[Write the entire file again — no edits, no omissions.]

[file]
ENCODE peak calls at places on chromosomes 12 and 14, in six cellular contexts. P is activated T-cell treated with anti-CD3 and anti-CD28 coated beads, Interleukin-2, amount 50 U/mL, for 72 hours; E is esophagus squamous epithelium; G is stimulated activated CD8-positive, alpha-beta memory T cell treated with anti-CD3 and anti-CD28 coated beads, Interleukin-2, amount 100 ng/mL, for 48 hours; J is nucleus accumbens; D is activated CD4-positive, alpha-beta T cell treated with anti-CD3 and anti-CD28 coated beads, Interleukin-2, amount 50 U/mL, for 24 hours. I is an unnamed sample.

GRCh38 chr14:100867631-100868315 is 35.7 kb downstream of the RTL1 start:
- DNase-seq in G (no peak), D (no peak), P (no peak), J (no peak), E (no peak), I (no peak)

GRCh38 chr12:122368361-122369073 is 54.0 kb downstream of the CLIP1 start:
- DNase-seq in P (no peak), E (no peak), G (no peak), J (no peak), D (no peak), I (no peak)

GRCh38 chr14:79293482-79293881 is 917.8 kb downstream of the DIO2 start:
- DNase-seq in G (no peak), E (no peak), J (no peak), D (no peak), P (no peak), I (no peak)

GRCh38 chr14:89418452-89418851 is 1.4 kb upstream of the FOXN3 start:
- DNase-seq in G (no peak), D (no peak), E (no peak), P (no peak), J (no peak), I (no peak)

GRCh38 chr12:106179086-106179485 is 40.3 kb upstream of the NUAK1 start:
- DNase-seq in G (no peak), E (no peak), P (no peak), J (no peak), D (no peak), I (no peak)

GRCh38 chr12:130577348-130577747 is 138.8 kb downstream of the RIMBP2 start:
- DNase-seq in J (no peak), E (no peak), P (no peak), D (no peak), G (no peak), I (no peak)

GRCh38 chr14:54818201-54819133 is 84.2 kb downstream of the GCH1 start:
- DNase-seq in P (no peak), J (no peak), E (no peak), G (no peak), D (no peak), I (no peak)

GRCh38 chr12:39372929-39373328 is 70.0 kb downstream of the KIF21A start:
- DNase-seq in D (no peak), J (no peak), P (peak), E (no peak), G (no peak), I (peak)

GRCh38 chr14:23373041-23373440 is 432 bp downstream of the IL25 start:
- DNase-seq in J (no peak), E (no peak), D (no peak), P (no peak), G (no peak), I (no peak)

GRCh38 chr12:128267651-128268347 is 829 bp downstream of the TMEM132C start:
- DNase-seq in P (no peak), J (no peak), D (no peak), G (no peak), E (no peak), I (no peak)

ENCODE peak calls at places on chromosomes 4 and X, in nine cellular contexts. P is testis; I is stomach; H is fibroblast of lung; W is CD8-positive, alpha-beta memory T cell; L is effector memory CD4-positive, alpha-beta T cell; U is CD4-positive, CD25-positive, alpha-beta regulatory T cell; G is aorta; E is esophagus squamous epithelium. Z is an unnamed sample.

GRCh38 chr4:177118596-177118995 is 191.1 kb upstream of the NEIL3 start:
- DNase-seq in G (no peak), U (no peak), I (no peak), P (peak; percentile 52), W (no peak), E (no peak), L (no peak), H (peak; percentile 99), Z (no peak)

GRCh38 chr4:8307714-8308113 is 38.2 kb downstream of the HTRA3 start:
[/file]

ENCODE peak calls at places on chromosomes 12 and 14, in six cellular contexts. P is activated T-cell treated with anti-CD3 and anti-CD28 coated beads, Interleukin-2, amount 50 U/mL, for 72 hours; E is esophagus squamous epithelium; G is stimulated activated CD8-positive, alpha-beta memory T cell treated with anti-CD3 and anti-CD28 coated beads, Interleukin-2, amount 100 ng/mL, for 48 hours; J is nucleus accumbens; D is activated CD4-positive, alpha-beta T cell treated with anti-CD3 and anti-CD28 coated beads, Interleukin-2, amount 50 U/mL, for 24 hours. I is an unnamed sample.

GRCh38 chr14:100867631-100868315 is 35.7 kb downstream of the RTL1 start:
- DNase-seq in G (no peak), D (no peak), P (no peak), J (no peak), E (no peak), I (no peak)

GRCh38 chr12:122368361-122369073 is 54.0 kb downstream of the CLIP1 start:
- DNase-seq in P (no peak), E (no peak), G (no peak), J (no peak), D (no peak), I (no peak)

GRCh38 chr14:79293482-79293881 is 917.8 kb downstream of the DIO2 start:
- DNase-seq in G (no peak), E (no peak), J (no peak), D (no peak), P (no peak), I (no peak)

GRCh38 chr14:89418452-89418851 is 1.4 kb upstream of the FOXN3 start:
- DNase-seq in G (no peak), D (no peak), E (no peak), P (no peak), J (no peak), I (no peak)

GRCh38 chr12:106179086-106179485 is 40.3 kb upstream of the NUAK1 start:
- DNase-seq in G (no peak), E (no peak), P (no peak), J (no peak), D (no peak), I (no peak)

GRCh38 chr12:130577348-130577747 is 138.8 kb downstream of the RIMBP2 start:
- DNase-seq in J (no peak), E (no peak), P (no peak), D (no peak), G (no peak), I (no peak)

GRCh38 chr14:54818201-54819133 is 84.2 kb downstream of the GCH1 start:
- DNase-seq in P (no peak), J (no peak), E (no peak), G (no peak), D (no peak), I (no peak)

GRCh38 chr12:39372929-39373328 is 70.0 kb downstream of the KIF21A start:
- DNase-seq in D (no peak), J (no peak), P (peak), E (no peak), G (no peak), I (peak)

GRCh38 chr14:23373041-23373440 is 432 bp downstream of the IL25 start:
- DNase-seq in J (no peak), E (no peak), D (no peak), P (no peak), G (no peak), I (no peak)

GRCh38 chr12:128267651-128268347 is 829 bp downstream of the TMEM132C start:
- DNase-seq in P (no peak), J (no peak), D (no peak), G (no peak), E (no peak), I (no peak)

ENCODE peak calls at places on chromosomes 4 and X, in nine cellular contexts. P is testis; I is stomach; H is fibroblast of lung; W is CD8-positive, alpha-beta memory T cell; L is effector memory CD4-positive, alpha-beta T cell; U is CD4-positive, CD25-positive, alpha-beta regulatory T cell; G is aorta; E is esophagus squamous epithelium. Z is an unnamed sample.

GRCh38 chr4:177118596-177118995 is 191.1 kb upstream of the NEIL3 start:
- DNase-seq in G (no peak), U (no peak), I (no peak), P (peak; percentile 52), W (no peak), E (no peak), L (no peak), H (peak; percentile 99), Z (no peak)

GRCh38 chr4:8307714-8308113 is 38.2 kb downstream of the HTRA3 start: